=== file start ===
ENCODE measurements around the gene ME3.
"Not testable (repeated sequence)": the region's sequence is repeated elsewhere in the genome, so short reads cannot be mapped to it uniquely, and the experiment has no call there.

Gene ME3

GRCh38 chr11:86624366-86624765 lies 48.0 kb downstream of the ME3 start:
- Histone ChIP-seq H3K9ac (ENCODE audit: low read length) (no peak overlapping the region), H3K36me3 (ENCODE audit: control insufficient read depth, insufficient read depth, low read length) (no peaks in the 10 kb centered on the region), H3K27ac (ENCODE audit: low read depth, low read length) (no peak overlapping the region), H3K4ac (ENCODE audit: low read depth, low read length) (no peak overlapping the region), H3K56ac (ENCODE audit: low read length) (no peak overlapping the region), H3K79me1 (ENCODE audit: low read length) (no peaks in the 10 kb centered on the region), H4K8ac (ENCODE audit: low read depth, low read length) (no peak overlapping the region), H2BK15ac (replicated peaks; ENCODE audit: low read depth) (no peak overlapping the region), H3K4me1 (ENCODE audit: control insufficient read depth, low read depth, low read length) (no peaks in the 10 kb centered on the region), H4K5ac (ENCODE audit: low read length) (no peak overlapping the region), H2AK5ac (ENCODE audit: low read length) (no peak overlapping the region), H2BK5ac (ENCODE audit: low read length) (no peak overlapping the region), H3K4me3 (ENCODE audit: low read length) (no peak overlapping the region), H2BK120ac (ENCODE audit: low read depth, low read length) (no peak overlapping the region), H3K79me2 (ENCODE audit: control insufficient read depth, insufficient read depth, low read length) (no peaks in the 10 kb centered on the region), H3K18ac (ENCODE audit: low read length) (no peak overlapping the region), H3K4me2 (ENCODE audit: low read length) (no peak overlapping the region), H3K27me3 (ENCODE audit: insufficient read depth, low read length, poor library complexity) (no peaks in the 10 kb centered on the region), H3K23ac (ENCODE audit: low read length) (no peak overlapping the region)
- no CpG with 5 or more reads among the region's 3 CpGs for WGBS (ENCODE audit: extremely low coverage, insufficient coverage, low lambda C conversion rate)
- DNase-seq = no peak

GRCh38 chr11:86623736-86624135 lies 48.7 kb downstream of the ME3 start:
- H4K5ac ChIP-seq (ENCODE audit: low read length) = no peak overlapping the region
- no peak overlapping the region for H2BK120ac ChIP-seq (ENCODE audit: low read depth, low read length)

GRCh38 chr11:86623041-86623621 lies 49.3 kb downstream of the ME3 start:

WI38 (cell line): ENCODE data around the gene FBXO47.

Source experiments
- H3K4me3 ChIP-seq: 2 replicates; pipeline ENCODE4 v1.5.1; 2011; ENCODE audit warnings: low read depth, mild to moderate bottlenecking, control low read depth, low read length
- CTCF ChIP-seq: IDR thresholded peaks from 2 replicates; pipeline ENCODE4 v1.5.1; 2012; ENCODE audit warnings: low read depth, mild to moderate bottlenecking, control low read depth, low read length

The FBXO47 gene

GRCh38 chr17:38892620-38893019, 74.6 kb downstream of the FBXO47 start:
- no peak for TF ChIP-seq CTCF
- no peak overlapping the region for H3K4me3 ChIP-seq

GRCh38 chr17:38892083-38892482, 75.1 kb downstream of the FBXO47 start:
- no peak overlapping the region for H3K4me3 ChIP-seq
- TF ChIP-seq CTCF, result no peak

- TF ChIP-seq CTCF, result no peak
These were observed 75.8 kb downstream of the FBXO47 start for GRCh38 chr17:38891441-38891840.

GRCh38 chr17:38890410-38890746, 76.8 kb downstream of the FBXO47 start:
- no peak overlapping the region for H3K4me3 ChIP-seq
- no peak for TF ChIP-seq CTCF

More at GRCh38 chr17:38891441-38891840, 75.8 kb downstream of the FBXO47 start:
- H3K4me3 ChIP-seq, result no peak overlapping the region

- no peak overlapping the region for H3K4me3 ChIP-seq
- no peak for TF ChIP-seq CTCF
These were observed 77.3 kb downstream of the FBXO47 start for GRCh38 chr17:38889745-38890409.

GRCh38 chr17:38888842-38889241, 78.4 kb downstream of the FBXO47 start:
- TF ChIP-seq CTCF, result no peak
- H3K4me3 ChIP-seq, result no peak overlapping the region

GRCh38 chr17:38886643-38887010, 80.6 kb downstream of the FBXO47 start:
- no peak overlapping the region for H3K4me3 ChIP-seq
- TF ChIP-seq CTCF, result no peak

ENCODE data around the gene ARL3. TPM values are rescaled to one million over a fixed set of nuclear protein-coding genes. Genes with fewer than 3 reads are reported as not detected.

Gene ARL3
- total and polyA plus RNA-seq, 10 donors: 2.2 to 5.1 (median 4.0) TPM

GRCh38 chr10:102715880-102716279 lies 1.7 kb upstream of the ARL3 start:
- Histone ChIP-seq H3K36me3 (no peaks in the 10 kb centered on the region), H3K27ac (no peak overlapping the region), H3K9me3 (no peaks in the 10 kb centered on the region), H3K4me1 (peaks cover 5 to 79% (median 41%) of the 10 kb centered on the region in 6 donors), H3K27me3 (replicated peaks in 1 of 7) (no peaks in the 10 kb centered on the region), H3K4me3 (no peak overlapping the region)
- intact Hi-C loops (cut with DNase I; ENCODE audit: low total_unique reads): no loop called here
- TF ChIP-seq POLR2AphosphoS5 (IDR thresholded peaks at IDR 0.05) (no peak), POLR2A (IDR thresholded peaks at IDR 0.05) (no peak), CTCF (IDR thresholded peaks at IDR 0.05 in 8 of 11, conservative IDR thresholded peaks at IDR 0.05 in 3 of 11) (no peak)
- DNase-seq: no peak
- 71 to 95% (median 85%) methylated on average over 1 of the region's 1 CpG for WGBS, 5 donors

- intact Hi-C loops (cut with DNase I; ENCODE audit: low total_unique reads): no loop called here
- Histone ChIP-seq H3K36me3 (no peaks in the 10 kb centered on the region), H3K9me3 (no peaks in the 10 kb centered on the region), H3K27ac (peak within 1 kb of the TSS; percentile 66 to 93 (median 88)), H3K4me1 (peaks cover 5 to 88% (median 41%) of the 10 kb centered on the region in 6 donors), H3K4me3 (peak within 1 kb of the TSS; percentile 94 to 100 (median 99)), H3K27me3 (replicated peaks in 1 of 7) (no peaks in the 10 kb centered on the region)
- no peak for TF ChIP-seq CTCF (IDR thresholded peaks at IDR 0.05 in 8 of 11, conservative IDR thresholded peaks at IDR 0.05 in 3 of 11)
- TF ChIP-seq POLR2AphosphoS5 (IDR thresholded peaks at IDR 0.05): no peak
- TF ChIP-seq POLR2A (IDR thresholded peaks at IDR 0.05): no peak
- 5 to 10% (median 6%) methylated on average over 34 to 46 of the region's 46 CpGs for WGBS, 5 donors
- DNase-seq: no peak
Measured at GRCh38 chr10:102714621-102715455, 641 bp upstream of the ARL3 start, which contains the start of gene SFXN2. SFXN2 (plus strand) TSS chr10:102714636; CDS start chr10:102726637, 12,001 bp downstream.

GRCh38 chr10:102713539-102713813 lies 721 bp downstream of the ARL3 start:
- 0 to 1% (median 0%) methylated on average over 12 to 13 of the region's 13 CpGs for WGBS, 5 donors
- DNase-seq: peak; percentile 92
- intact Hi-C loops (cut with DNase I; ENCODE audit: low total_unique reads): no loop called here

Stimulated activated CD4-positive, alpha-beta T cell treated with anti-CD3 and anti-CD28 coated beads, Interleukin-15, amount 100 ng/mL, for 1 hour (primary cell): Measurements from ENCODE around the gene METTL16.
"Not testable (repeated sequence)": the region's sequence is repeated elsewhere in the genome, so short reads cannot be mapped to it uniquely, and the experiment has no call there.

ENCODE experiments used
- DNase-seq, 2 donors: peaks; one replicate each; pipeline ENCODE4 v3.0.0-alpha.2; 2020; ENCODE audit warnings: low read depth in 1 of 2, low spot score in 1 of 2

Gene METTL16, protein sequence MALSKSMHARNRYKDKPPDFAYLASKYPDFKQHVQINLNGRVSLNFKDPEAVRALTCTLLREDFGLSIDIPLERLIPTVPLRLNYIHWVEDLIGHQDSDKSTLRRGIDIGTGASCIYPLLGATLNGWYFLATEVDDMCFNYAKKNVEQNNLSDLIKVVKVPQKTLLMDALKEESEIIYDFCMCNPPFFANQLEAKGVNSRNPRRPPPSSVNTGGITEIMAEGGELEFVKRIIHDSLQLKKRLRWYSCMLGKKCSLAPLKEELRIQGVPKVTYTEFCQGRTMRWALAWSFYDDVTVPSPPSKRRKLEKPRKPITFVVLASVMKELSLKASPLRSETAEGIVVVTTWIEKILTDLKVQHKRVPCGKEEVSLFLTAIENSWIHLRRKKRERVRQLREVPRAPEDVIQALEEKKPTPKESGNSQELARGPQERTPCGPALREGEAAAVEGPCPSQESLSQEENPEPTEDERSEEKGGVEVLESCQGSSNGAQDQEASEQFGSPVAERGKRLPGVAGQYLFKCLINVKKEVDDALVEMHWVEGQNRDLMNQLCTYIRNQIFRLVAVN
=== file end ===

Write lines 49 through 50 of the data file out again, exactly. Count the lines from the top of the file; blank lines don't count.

- Histone ChIP-seq H3K36me3 (no peaks in the 10 kb centered on the region), H3K9me3 (no peaks in the 10 kb centered on the region), H3K27ac (peak within 1 kb of the TSS; percentile 66 to 93 (median 88)), H3K4me1 (peaks cover 5 to 88% (median 41%) of the 10 kb centered on the region in 6 donors), H3K4me3 (peak within 1 kb of the TSS; percentile 94 to 100 (median 99)), H3K27me3 (replicated peaks in 1 of 7) (no peaks in the 10 kb centered on the region)
- no peak for TF ChIP-seq CTCF (IDR thresholded peaks at IDR 0.05 in 8 of 11, conservative IDR thresholded peaks at IDR 0.05 in 3 of 11)